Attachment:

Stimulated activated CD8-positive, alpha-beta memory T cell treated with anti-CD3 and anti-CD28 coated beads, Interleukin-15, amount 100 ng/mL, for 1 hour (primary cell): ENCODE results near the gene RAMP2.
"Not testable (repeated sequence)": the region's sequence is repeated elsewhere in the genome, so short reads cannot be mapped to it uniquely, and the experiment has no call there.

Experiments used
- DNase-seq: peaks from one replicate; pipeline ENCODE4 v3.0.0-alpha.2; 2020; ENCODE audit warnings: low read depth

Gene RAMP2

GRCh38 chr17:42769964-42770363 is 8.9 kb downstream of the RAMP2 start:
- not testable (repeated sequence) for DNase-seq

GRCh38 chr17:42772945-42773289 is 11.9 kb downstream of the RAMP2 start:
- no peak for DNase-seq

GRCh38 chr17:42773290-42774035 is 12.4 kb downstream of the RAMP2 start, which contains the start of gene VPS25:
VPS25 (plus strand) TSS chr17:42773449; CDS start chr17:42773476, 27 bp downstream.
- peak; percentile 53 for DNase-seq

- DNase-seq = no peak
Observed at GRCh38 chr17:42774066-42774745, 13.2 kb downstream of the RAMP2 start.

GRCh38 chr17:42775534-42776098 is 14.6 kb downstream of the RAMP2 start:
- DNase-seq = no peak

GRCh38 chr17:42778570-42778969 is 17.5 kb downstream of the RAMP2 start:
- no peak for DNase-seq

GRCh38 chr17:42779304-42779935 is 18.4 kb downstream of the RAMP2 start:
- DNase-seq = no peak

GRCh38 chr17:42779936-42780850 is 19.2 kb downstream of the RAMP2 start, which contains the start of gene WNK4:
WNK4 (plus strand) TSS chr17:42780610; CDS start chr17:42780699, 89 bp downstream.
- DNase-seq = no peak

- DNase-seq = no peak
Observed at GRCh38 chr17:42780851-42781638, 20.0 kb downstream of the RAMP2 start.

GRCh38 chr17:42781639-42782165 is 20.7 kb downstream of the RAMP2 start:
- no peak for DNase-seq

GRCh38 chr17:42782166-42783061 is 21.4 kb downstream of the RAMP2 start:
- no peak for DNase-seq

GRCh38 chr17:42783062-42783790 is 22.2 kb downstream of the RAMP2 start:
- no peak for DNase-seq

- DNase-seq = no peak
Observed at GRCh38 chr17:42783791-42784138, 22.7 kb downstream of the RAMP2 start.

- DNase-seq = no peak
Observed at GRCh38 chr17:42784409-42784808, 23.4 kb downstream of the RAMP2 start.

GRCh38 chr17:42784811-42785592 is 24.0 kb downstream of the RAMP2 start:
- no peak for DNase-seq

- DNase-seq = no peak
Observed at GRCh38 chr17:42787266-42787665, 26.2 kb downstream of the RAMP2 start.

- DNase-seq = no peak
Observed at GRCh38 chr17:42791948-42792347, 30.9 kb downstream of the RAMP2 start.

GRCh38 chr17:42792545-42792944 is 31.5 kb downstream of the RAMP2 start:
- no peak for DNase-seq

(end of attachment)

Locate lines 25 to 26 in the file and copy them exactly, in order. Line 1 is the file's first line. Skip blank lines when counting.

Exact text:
Observed at GRCh38 chr17:42780851-42781638, 20.0 kb downstream of the RAMP2 start.

GRCh38 chr17:42781639-42782165 is 20.7 kb downstream of the RAMP2 start: